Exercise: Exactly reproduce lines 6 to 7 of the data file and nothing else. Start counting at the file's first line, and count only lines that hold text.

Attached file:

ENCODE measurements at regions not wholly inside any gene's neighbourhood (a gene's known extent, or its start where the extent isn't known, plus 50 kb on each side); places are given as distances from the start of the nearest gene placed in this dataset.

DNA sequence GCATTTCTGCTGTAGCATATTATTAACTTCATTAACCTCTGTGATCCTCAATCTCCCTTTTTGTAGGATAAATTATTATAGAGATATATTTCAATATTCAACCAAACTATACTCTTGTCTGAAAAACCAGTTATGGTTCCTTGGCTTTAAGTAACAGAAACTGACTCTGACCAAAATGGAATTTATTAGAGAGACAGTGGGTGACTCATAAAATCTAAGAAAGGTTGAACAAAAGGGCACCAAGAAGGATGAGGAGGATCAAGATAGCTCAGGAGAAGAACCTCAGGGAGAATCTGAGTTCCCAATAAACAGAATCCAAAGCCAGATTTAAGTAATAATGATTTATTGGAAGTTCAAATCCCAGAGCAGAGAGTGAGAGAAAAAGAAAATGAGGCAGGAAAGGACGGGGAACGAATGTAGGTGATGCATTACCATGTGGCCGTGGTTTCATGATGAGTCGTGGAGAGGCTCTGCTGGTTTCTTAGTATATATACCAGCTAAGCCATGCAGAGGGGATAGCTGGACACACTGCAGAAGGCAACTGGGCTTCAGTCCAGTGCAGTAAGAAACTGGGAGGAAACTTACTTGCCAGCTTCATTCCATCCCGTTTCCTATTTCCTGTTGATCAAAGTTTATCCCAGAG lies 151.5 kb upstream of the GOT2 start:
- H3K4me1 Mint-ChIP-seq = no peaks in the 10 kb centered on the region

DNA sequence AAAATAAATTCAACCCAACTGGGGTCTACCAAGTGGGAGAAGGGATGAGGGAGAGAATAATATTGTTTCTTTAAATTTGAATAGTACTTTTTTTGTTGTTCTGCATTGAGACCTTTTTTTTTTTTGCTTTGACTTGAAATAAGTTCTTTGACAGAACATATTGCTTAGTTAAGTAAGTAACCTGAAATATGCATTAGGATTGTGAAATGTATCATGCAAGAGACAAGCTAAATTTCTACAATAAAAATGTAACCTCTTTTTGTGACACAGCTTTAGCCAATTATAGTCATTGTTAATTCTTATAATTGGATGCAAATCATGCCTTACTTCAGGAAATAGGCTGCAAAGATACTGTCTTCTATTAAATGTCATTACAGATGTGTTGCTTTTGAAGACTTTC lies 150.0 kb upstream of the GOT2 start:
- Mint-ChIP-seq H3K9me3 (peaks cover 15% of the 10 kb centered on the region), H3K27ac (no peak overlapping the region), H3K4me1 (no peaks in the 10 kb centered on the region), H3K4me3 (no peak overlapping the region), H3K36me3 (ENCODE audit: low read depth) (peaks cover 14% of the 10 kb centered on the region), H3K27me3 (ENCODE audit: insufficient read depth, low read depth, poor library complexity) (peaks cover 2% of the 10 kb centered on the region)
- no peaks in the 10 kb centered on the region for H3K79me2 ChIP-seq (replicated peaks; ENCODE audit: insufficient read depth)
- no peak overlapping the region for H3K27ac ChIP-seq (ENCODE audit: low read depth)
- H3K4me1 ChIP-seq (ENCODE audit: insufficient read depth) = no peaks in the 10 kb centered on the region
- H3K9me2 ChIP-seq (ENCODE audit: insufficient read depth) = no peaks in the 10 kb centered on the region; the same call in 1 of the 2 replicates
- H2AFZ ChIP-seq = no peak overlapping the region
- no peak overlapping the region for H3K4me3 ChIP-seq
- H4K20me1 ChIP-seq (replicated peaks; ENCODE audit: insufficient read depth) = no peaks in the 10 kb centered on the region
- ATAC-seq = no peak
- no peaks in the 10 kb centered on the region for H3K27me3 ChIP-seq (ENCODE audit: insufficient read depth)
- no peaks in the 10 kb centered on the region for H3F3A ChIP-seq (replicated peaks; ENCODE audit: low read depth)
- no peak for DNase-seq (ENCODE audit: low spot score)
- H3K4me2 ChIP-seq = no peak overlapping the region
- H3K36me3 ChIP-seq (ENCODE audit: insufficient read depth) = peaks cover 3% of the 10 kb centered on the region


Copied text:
- no peaks in the 10 kb centered on the region for H3K79me2 ChIP-seq (replicated peaks; ENCODE audit: insufficient read depth)
- no peak overlapping the region for H3K27ac ChIP-seq (ENCODE audit: low read depth)